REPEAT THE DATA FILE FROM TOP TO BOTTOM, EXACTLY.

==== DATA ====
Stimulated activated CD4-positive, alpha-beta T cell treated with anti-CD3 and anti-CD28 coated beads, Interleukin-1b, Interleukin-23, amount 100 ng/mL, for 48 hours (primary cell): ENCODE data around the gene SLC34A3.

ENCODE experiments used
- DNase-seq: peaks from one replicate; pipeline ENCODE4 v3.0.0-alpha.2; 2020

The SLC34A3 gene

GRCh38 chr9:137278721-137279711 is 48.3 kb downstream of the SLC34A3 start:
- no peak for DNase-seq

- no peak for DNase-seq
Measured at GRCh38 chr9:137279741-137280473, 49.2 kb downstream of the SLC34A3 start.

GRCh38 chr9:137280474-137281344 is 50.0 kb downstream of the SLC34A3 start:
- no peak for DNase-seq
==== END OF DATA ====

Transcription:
Stimulated activated CD4-positive, alpha-beta T cell treated with anti-CD3 and anti-CD28 coated beads, Interleukin-1b, Interleukin-23, amount 100 ng/mL, for 48 hours (primary cell): ENCODE data around the gene SLC34A3.

ENCODE experiments used
- DNase-seq: peaks from one replicate; pipeline ENCODE4 v3.0.0-alpha.2; 2020

The SLC34A3 gene

GRCh38 chr9:137278721-137279711 is 48.3 kb downstream of the SLC34A3 start:
- no peak for DNase-seq

- no peak for DNase-seq
Measured at GRCh38 chr9:137279741-137280473, 49.2 kb downstream of the SLC34A3 start.

GRCh38 chr9:137280474-137281344 is 50.0 kb downstream of the SLC34A3 start:
- no peak for DNase-seq